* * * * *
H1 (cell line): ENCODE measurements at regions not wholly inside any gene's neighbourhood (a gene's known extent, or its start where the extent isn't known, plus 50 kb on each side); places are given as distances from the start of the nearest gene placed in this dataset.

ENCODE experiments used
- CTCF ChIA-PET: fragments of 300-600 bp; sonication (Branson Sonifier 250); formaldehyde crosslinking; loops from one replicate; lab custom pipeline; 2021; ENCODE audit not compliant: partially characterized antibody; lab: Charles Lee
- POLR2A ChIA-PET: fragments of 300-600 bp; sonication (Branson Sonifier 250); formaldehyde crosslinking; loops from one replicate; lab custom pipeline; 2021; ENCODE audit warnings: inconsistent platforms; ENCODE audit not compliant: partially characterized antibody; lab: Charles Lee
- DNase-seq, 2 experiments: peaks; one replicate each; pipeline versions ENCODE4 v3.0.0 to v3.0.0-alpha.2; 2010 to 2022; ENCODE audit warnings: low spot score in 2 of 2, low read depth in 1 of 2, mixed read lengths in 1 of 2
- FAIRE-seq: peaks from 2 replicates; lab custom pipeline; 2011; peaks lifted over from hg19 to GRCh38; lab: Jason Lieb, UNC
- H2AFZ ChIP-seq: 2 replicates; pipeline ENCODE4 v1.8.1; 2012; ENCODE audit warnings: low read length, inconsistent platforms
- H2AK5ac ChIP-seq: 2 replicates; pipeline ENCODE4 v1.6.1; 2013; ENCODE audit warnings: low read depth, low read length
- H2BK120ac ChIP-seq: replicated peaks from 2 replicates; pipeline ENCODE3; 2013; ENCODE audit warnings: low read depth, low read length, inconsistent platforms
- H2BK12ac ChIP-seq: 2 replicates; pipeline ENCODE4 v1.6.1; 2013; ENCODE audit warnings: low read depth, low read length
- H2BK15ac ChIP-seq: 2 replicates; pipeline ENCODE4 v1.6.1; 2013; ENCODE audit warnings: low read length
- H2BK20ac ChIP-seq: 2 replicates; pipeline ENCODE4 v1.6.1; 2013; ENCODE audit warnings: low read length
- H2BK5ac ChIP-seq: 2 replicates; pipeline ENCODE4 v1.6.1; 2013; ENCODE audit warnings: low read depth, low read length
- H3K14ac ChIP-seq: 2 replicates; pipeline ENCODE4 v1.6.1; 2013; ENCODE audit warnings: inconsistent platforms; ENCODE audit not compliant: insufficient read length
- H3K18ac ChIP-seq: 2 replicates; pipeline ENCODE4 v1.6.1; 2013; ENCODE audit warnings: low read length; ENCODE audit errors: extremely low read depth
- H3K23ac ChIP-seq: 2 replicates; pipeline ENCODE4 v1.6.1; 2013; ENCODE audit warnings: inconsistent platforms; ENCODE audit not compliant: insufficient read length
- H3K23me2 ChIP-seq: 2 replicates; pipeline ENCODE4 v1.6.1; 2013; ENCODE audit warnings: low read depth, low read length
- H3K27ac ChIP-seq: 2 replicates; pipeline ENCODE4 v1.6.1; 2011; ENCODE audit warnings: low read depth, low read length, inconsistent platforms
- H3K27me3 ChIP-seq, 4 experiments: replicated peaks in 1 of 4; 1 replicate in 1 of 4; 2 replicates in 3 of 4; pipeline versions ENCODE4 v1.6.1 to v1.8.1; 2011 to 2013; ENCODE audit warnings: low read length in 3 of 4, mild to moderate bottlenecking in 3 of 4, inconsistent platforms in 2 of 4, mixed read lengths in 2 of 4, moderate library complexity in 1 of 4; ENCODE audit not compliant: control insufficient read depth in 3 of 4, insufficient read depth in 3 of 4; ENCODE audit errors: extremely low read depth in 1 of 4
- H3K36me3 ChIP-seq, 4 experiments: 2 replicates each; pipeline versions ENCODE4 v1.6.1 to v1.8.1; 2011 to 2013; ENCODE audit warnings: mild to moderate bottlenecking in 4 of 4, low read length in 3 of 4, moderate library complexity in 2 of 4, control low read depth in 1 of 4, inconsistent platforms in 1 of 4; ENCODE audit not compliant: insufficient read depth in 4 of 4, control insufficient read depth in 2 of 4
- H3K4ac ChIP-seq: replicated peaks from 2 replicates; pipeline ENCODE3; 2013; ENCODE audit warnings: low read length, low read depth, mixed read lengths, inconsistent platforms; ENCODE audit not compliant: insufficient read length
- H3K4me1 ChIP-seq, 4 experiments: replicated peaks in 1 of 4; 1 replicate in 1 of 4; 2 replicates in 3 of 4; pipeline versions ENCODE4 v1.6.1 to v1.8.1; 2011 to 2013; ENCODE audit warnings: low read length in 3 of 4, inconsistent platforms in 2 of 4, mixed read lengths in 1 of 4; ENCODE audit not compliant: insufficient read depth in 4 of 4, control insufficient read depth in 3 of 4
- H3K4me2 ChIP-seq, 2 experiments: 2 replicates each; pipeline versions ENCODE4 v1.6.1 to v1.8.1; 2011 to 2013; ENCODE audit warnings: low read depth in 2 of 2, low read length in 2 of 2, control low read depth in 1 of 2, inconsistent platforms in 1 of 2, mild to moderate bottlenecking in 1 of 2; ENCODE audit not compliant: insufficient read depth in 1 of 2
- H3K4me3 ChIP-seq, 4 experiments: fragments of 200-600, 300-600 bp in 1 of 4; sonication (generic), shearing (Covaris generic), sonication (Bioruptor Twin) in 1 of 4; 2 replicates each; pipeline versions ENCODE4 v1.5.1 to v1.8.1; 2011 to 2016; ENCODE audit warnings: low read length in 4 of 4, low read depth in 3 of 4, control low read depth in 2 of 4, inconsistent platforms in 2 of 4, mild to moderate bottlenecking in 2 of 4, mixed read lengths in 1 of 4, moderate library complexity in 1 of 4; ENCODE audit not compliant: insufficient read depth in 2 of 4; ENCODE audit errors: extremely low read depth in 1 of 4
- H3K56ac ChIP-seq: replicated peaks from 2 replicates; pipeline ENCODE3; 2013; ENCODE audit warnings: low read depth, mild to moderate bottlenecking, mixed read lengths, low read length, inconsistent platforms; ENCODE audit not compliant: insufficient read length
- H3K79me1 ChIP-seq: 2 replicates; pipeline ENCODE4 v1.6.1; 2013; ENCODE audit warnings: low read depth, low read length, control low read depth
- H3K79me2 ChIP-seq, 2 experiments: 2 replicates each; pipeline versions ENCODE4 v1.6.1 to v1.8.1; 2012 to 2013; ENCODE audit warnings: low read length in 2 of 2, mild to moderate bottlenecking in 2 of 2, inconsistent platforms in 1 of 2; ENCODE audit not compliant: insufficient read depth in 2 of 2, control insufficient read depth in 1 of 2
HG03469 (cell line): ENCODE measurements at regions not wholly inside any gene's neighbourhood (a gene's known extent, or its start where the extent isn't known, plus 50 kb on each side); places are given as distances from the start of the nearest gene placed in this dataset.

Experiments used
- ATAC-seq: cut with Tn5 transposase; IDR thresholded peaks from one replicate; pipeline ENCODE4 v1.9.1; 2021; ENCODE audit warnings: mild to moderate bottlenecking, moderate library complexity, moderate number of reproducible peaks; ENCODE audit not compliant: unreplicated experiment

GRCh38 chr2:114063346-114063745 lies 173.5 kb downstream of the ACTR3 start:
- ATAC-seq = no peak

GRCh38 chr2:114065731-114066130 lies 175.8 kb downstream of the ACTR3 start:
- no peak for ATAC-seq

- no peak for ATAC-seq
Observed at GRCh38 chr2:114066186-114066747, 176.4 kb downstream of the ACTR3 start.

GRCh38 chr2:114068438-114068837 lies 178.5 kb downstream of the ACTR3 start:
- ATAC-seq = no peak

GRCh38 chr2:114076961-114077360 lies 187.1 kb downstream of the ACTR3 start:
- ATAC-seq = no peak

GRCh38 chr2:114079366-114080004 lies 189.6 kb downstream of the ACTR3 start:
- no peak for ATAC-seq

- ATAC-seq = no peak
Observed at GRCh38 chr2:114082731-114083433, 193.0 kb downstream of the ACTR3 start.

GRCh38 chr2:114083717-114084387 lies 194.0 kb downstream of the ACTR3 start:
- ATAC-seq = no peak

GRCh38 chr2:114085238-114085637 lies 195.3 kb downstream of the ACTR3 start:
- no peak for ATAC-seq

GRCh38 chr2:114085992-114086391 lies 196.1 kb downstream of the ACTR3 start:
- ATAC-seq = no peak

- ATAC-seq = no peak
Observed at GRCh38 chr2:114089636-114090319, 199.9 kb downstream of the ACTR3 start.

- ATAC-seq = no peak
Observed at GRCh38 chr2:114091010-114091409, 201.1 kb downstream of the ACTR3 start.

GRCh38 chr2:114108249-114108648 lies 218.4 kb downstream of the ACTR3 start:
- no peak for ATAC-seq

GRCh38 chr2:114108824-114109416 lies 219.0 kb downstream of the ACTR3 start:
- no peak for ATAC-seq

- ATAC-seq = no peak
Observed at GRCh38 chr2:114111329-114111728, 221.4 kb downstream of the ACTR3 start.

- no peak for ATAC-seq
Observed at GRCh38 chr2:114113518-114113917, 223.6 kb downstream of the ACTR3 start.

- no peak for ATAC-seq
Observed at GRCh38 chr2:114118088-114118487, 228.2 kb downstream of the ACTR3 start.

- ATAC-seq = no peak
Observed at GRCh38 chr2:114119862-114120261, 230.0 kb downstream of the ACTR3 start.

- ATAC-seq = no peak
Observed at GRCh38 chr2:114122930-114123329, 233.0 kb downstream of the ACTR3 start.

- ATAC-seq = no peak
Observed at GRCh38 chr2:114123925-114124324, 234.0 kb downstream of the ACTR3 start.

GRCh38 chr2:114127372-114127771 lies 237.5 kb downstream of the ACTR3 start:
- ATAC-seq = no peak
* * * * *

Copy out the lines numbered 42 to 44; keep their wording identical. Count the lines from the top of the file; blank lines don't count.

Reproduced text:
- no peak for ATAC-seq

- ATAC-seq = no peak
Observed at GRCh38 chr2:114082731-114083433, 193.0 kb downstream of the ACTR3 start.